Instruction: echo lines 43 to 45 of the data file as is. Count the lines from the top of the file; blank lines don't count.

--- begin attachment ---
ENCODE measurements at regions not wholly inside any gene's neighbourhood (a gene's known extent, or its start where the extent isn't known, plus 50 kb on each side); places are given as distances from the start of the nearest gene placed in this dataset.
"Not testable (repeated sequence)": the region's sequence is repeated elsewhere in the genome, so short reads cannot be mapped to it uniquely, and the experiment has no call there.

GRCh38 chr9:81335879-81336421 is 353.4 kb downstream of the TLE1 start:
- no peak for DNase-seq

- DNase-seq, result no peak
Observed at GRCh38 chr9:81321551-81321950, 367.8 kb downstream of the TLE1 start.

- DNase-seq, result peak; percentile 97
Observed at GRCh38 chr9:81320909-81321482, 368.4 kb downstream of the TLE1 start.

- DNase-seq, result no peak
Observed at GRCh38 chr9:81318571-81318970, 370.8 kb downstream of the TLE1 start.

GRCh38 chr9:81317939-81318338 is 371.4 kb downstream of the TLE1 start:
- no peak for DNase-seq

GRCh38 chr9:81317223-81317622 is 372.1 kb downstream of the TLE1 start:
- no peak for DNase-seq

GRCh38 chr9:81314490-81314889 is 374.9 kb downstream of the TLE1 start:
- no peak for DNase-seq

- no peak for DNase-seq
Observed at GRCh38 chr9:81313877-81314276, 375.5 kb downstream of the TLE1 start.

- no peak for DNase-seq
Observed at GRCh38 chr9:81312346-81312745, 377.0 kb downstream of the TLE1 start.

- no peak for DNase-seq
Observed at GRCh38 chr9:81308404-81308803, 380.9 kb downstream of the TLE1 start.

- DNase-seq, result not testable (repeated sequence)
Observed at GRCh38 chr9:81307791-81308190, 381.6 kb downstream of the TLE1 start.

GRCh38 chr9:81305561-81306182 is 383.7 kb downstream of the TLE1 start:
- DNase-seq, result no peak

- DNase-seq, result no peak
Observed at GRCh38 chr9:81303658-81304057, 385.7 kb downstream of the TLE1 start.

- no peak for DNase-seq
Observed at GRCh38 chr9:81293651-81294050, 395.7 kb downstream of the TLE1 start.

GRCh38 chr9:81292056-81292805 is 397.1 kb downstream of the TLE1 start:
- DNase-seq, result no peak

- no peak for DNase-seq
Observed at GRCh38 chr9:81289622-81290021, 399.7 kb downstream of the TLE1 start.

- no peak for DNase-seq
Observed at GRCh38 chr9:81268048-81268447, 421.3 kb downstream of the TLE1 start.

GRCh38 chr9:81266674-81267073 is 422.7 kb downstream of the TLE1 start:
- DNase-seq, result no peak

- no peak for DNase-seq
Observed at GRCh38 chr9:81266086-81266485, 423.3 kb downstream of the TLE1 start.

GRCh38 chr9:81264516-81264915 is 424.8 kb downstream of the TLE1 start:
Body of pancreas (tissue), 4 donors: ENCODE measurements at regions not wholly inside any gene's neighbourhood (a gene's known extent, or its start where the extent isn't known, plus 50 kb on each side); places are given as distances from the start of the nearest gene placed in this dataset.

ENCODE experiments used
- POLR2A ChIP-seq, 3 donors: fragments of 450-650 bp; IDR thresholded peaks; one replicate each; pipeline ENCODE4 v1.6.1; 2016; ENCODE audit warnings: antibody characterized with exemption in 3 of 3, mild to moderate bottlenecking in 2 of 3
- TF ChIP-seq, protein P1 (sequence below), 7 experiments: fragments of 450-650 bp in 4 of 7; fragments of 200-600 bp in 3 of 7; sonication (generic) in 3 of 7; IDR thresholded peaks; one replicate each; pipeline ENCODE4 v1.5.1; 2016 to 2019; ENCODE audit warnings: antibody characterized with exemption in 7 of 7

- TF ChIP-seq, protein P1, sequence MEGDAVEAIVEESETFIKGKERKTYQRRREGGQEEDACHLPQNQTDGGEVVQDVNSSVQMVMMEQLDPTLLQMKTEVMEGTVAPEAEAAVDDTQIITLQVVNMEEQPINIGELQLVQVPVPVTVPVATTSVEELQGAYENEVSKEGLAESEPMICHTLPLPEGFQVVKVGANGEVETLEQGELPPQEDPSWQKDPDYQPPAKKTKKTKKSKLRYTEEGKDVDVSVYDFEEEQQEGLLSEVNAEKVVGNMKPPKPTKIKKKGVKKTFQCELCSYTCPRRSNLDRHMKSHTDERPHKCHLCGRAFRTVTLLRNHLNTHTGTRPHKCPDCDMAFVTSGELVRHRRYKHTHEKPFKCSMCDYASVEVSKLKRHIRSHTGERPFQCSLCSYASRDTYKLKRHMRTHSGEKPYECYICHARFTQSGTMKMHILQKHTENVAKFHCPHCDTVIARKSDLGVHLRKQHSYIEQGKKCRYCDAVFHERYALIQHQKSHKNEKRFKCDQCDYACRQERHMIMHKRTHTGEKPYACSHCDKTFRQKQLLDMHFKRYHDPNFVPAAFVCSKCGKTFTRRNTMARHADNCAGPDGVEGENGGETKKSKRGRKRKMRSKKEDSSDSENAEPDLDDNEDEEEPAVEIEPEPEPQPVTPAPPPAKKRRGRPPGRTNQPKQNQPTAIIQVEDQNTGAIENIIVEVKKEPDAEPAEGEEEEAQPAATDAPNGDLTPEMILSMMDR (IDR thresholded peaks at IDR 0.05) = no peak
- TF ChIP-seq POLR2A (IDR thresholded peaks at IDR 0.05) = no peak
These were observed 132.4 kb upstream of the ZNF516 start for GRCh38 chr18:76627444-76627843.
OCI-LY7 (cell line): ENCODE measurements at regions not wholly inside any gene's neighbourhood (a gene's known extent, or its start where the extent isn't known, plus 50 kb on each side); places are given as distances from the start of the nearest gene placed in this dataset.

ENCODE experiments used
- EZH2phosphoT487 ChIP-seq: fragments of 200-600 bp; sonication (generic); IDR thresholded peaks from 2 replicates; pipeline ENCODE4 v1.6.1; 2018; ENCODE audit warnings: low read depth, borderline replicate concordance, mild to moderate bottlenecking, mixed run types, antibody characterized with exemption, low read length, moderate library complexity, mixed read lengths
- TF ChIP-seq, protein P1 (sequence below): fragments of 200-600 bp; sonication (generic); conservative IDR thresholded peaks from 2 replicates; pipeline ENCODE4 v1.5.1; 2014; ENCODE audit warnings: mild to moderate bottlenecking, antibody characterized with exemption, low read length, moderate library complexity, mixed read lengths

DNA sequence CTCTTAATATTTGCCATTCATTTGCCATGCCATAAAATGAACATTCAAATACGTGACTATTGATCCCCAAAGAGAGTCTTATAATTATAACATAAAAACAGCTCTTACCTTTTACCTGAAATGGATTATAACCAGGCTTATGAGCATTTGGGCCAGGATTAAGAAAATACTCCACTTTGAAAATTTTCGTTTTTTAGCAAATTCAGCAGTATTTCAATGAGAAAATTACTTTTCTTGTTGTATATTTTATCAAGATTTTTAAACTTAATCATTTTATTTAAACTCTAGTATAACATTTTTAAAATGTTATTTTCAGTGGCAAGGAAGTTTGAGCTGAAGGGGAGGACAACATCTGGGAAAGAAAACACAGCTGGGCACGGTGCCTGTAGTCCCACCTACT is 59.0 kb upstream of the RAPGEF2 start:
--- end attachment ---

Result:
ENCODE experiments used
- POLR2A ChIP-seq, 3 donors: fragments of 450-650 bp; IDR thresholded peaks; one replicate each; pipeline ENCODE4 v1.6.1; 2016; ENCODE audit warnings: antibody characterized with exemption in 3 of 3, mild to moderate bottlenecking in 2 of 3
- TF ChIP-seq, protein P1 (sequence below), 7 experiments: fragments of 450-650 bp in 4 of 7; fragments of 200-600 bp in 3 of 7; sonication (generic) in 3 of 7; IDR thresholded peaks; one replicate each; pipeline ENCODE4 v1.5.1; 2016 to 2019; ENCODE audit warnings: antibody characterized with exemption in 7 of 7